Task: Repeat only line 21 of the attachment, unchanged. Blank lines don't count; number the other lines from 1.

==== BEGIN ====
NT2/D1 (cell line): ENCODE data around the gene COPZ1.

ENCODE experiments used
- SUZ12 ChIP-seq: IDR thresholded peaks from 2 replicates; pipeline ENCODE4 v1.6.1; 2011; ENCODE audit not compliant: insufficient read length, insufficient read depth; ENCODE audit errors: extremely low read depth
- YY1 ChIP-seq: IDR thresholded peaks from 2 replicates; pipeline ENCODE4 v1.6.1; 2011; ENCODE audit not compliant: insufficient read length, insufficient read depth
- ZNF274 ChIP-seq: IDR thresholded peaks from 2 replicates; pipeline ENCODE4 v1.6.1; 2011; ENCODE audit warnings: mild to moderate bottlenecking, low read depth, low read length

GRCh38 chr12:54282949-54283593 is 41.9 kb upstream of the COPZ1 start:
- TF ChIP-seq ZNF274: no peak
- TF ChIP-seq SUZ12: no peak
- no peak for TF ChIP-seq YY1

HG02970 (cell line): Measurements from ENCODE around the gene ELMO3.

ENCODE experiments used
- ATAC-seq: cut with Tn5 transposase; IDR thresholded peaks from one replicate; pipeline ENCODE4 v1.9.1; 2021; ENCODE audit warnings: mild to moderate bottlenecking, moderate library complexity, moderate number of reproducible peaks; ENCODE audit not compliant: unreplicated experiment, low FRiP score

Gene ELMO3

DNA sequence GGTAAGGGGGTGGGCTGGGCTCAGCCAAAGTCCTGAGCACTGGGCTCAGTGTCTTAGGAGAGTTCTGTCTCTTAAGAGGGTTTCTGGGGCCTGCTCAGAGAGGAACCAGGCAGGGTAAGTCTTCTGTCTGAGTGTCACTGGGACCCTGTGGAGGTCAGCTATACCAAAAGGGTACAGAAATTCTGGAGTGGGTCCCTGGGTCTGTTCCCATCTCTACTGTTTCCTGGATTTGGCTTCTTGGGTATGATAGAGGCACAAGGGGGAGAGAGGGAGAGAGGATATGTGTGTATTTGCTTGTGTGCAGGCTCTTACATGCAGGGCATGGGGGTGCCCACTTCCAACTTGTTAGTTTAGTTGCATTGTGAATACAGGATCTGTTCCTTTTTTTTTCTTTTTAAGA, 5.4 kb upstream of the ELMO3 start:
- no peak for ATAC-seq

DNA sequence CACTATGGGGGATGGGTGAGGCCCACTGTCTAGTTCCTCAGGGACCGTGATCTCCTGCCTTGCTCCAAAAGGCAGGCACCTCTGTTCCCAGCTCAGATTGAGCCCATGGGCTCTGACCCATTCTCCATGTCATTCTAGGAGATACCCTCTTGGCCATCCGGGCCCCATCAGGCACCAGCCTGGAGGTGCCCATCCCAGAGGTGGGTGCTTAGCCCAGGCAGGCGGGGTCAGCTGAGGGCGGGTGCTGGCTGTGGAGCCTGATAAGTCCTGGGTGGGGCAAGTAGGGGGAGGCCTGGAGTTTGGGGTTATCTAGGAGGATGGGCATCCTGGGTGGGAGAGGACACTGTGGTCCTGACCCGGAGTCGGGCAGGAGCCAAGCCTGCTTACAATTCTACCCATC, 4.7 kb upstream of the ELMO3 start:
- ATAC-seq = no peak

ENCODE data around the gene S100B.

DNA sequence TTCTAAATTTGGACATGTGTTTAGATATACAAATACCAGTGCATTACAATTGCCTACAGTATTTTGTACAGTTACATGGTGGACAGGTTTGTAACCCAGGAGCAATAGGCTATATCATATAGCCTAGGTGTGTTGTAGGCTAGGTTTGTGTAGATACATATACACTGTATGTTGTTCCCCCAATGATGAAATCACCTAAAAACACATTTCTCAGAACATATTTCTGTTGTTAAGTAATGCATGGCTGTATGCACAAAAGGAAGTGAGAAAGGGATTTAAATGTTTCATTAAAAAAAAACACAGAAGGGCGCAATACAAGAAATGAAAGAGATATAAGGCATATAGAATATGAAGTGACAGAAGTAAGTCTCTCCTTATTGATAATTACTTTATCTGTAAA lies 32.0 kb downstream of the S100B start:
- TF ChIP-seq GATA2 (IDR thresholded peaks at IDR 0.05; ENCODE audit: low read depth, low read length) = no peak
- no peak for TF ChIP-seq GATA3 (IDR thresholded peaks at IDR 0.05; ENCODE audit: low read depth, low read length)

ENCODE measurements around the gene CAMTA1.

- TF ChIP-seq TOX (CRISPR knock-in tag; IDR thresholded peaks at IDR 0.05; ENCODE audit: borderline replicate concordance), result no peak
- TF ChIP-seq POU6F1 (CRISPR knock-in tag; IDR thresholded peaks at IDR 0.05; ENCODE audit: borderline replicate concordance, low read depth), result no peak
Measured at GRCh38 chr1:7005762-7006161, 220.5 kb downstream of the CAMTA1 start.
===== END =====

- no peak for TF ChIP-seq GATA3 (IDR thresholded peaks at IDR 0.05; ENCODE audit: low read depth, low read length)